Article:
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on 4 August 2016
Rural Alabama in the 1920s is on the verge of electrification. Already, the pylons take the current from town to town, passing over the heads of poor farmers who think it is witchcraft. It is a power that is seen to be slightly beyond comprehension and slightly beyond control.
But, for Roscoe Martin, wedded to an unforgiving wife and her family’s failing farm, it is an opportunity to evolve. With powered machinery, the farm would not just turn a profit, it could reap huge productivity dividends. With some technical know-how, it is a sinch for Roscoe to hook up into the grid, siphoning off power that would be lost anyway through onward transmission. And Wilson, the wise black farm manager seems willing to go along with it…
However, the reader knows from the very opening words that it is not going to go well. The current will kill a man, and ultimately Roscoe and Wilson are called upon to pay the price. Roscoe receives injustice as his punishment far outweighs an offence that would now seem trivial; Wilson receives an injustice as he is deemed to be an accomplice to a project that would only ever have benefited Roscoe.
For the first two thirds of the novel, we interleave chapters narrated by a third person, and chapters narrated directly by Roscoe from prison. This works well up to a point, and of course there is an inevitable contrast drawn between Roscoe’s incarceration for having killed a man by electrocution, and the nascent use by the prison system of the electric chair. Unfortunately, the prison chapters soon run out of much to say and both sets of chapters end up telling the backstory. It is very well told, but it does feel as though the narrative, like Roscoe’s sentence, is unnecessarily prolonged, running to 20 chapters simply to match Roscoe’s sentence.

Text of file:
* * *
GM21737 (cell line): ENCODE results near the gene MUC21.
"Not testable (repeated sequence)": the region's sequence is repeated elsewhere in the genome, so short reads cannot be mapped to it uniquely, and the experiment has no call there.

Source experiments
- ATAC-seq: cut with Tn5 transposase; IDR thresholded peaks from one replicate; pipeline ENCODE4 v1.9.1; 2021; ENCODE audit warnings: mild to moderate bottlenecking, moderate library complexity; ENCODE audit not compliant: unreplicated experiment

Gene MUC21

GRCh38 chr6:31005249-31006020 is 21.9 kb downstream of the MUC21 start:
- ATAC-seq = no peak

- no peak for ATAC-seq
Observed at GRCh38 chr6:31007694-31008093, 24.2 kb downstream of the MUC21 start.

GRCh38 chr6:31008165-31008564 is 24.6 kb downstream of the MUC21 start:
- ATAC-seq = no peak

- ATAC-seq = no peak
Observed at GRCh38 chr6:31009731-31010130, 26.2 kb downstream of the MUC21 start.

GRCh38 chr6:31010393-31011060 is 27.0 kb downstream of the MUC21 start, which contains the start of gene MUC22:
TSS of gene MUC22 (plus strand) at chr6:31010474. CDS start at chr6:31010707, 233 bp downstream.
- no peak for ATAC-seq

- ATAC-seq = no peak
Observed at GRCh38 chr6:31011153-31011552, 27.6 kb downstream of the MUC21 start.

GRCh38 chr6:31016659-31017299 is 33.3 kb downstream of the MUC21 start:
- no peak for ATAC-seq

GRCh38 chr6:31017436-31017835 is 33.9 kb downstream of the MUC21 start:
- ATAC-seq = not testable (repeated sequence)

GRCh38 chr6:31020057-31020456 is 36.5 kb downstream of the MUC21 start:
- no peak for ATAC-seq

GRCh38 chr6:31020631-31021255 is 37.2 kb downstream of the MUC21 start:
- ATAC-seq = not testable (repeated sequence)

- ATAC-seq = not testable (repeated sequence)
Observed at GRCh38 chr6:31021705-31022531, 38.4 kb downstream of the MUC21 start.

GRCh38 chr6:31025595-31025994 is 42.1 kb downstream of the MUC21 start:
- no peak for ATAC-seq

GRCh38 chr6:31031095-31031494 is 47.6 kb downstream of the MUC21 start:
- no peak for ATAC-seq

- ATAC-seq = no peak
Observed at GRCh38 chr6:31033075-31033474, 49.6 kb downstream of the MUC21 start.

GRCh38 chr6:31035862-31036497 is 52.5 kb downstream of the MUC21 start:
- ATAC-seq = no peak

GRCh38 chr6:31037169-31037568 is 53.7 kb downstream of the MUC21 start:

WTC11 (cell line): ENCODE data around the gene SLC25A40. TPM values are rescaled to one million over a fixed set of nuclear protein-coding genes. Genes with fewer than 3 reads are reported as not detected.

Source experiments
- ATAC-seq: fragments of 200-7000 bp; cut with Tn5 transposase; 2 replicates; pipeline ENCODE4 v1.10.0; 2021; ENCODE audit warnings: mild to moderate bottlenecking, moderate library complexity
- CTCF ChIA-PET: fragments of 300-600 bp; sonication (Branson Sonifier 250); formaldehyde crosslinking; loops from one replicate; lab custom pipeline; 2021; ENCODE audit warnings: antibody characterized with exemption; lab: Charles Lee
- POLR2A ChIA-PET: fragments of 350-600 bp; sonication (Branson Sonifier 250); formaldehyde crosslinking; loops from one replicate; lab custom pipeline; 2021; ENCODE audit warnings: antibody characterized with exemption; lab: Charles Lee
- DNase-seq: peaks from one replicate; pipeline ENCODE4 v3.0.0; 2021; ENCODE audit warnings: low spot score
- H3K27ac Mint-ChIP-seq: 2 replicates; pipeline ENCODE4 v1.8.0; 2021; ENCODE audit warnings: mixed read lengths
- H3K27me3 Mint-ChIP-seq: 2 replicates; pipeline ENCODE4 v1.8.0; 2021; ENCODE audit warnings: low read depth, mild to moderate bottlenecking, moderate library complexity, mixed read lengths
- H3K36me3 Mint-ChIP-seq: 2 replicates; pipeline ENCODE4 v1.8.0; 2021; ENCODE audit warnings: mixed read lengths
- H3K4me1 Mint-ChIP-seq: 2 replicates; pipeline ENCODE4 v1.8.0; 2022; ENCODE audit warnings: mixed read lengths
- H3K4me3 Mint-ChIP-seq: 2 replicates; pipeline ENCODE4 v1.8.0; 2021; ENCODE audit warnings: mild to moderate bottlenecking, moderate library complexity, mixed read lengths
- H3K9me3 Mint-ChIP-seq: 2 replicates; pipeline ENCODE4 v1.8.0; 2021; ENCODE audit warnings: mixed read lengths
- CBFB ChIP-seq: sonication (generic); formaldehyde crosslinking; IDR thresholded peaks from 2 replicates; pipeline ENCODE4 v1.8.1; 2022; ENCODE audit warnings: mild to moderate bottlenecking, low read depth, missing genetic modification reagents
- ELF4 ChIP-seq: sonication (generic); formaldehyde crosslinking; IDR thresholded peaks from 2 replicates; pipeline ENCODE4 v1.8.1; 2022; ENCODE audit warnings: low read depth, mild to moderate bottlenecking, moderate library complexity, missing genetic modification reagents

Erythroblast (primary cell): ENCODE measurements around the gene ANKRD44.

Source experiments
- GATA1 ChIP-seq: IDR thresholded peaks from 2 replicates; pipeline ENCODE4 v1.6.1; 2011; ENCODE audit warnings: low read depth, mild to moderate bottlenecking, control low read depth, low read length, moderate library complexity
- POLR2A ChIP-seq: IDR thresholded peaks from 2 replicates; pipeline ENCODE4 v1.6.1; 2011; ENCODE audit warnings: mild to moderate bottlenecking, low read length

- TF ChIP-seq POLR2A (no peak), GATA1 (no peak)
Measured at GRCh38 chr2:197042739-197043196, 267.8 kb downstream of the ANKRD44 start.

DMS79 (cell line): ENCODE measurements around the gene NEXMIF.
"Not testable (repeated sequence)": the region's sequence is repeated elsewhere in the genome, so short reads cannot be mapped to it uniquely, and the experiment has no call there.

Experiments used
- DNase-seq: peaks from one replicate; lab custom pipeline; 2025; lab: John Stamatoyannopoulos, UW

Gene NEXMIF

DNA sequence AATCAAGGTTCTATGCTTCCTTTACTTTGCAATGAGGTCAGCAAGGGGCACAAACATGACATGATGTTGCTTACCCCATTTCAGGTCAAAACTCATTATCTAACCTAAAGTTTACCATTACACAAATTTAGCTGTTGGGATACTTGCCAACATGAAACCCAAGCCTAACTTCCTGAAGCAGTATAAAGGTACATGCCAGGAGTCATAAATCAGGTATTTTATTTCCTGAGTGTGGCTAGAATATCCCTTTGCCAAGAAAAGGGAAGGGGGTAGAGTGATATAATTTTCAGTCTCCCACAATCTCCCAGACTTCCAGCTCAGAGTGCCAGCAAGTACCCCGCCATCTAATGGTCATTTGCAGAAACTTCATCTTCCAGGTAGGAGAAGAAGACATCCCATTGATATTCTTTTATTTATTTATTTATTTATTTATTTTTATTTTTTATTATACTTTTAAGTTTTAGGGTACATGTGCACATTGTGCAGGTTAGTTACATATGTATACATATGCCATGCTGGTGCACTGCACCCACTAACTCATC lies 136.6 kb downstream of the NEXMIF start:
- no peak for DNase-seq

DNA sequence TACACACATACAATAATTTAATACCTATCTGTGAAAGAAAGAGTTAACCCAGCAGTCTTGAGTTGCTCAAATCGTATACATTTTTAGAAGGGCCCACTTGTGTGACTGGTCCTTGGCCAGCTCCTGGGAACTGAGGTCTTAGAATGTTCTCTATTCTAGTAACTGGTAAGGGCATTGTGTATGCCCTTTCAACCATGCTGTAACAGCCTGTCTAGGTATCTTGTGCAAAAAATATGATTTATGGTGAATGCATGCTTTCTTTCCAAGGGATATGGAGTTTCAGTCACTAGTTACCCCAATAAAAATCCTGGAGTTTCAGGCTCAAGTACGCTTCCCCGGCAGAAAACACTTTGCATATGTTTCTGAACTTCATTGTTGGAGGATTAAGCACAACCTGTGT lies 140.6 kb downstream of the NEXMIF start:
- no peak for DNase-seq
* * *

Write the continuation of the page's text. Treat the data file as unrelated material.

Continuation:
The final third of the novel abandons the chapter format and gives a first person narrative of Roscoe’s life on release. This offers plenty of opportunity to compare and contrast Roscoe and Wilson’s experiences and fortunes. It is pretty emotional in places. What it lacks, though, is any terribly cogent rationale for how things ended up as they had. This doesn’t seem to be a case of crime and punishment, or even behaviour and consequences. It just seems to be random outcomes from unjust situations with characters behaving strangely given all that we have come to know about them.
This is not a bad novel; even if parts of it can feel repetitive, it is not a long novel and it mixes the bleakness with humour and sunlight. There are some interesting ideas knocking around. But overall, it doesn’t quite work; it is not as profound as it clearly hopes to be.